Longer-term structural changes are likely to take place in the coming years, as employers are forced to grapple with COVID-related social distancing measures and weather the impacts of the pandemic on staffing and office space requirements, as well as growing sentiment for a material rise in the federal minimum wage to $15 per hour.

Absent a sharp acceleration in current economic growth trends, the proposed minimum wage hike has the potential to not only hinder the ongoing labor market rebound, an increase could also pressure small businesses which, based on the NFIB Small Business Optimism Index, turned their least optimistic since May 2020 at year-end 2020.

To conclude, ongoing improvement across labor market fundamentals has lost some momentum in recent months with weak job growth readings in both December and January, but this has been partially offset by sharply falling headline unemployment. Policymakers may come under additional pressure to further ramp up their stimulative efforts, should the recent loss of positive momentum worsen.


Market Returns



Global Equity

  • Global equities were mixed in January due in part to lingering concerns over the delayed distribution of COVID-19 vaccines and heightened volatility caused by retail investors bidding up heavily shorted stocks. Despite volatility in domestic markets, emerging markets continued to exhibit positive momentum, returning just over 3%.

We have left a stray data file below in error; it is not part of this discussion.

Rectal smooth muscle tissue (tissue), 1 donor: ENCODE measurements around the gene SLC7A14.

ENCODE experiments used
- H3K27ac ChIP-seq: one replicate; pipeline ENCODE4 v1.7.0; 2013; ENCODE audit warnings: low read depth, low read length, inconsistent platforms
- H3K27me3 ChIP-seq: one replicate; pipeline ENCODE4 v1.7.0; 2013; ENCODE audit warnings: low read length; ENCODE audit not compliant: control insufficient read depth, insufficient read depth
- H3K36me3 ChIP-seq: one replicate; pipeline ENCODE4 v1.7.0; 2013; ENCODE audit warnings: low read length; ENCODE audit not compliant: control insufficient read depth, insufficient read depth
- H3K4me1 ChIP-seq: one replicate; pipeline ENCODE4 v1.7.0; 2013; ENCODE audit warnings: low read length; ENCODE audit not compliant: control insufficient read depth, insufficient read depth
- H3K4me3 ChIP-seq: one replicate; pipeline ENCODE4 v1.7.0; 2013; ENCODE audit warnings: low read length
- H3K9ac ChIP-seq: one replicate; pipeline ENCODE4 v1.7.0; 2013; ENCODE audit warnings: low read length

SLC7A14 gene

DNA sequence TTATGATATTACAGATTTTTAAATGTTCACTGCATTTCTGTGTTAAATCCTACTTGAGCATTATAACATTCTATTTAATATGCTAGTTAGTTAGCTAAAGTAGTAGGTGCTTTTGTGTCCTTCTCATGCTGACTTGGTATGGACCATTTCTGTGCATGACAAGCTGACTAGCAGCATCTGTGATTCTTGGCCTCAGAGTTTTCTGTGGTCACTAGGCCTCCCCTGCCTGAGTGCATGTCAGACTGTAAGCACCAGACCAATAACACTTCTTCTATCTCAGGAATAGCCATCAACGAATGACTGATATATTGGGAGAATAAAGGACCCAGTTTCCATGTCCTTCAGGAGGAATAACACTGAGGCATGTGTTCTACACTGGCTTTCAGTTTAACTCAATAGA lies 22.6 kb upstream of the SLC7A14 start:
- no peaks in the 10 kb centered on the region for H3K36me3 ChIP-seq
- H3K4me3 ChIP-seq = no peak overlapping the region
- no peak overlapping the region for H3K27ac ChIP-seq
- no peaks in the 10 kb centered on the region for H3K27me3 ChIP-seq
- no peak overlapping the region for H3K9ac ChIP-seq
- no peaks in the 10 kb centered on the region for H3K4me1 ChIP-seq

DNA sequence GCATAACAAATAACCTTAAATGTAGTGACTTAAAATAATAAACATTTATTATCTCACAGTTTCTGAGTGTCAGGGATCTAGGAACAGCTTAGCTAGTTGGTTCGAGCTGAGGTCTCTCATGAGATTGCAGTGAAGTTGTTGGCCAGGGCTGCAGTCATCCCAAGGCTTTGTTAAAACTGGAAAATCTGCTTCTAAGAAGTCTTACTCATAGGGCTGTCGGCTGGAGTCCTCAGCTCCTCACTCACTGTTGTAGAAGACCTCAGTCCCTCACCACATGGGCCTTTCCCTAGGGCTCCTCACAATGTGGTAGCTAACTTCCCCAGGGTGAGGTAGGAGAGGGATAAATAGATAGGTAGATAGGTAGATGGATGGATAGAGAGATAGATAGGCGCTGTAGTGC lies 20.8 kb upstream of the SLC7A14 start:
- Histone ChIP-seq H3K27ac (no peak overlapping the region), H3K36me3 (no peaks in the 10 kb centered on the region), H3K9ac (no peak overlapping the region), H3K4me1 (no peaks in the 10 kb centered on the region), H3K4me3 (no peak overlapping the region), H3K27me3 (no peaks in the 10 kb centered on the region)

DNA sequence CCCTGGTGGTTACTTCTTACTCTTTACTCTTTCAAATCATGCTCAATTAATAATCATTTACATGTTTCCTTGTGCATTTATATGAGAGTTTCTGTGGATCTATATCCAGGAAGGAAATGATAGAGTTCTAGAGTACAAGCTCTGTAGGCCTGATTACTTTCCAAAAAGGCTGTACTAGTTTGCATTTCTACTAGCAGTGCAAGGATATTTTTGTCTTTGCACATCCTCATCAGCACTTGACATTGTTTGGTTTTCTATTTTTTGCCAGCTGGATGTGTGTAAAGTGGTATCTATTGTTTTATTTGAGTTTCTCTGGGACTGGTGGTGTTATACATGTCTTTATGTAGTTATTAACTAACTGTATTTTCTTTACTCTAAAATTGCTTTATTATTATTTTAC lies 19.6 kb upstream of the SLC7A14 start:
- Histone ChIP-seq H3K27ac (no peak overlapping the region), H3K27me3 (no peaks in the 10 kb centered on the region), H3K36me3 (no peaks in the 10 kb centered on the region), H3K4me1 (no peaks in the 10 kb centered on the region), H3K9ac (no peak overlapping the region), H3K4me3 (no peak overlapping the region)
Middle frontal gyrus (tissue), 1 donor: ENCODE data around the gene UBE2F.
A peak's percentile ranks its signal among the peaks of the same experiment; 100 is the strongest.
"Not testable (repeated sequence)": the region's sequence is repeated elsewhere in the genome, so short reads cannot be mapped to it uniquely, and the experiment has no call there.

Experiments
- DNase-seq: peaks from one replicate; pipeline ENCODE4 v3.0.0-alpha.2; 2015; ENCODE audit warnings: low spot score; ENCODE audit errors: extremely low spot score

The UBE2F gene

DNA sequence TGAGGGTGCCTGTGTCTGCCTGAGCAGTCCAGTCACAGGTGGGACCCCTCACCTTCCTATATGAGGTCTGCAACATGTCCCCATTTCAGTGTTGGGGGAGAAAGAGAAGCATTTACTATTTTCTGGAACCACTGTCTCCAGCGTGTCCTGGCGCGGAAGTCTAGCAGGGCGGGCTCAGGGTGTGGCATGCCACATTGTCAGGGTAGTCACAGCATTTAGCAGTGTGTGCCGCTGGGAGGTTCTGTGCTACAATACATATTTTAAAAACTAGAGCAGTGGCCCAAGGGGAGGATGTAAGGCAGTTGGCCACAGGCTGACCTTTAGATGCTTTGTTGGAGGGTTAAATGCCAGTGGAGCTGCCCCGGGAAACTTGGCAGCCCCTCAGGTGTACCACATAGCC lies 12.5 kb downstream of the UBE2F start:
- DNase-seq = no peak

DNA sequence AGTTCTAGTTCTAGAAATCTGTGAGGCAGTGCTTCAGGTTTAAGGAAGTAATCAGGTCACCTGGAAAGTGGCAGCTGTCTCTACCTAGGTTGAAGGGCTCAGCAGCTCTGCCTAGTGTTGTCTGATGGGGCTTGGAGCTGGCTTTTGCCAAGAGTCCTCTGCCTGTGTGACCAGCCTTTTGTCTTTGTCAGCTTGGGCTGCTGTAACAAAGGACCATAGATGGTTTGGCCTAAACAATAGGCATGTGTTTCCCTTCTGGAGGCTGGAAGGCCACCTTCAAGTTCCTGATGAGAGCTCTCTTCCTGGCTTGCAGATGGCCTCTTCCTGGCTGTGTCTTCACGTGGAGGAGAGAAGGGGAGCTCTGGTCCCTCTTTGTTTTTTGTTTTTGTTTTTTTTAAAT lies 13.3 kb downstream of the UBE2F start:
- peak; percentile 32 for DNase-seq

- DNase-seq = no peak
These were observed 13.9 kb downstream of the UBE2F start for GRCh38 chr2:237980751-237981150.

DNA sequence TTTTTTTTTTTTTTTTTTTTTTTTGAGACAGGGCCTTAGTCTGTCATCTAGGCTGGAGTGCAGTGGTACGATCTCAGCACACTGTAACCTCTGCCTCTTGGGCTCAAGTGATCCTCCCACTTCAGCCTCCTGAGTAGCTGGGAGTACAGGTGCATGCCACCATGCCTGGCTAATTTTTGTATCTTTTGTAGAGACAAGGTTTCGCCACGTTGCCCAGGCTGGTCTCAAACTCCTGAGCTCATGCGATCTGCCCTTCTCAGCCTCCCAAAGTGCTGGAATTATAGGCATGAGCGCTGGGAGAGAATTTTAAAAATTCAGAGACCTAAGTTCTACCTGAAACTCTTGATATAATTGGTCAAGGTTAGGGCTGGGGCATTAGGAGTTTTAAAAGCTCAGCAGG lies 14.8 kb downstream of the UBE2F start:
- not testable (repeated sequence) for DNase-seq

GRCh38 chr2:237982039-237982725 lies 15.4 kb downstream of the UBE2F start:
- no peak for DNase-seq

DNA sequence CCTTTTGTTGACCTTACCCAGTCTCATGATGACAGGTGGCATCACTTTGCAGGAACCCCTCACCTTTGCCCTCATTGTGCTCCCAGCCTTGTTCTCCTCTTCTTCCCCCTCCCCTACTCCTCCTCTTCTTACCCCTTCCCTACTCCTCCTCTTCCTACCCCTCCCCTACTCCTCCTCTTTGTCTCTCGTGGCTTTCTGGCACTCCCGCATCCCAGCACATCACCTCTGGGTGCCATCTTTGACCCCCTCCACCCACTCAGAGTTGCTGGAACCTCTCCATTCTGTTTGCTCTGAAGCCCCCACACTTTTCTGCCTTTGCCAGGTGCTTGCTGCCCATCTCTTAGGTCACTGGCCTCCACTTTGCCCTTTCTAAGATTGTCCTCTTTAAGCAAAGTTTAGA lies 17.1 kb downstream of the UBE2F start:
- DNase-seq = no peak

• The S&P 500 Index ended the month down nearly 1% despite intra-month rallies during the U.S. presidential inauguration and the pricing in of further economic stimulus.

  • Small cap stocks jumped 5% amid the earnest start of discussions for additional stimulus of $1.9 trillion. Small cap value stocks rallied since the trough in performance last year, with non-earning companies performing exceptionally well as prospects of outlasting the pandemic improved with vaccine news. The number of non-earning small cap value companies approximately doubled through the pandemic.

  • The energy and healthcare sectors were the best-performing sectors in the S&P 500 index. Energy was supported by signs of gradually improving COVID-19 numbers that should aid in the resumption of activity as well as declining foreign production.

  • In the euro zone, investors turned bearish for the month in the face of vaccine supply shortages, low vaccination rates, and increased COVID-19 cases amid the continuation of extended lockdowns in member states. Political instability following the resignation of Italy’s prime minister also weighed on investor sentiment. The UK posted negative returns, as more virulent strains of COVID-19 were discovered in the country, dampening expectations of near-term reopening of the economy.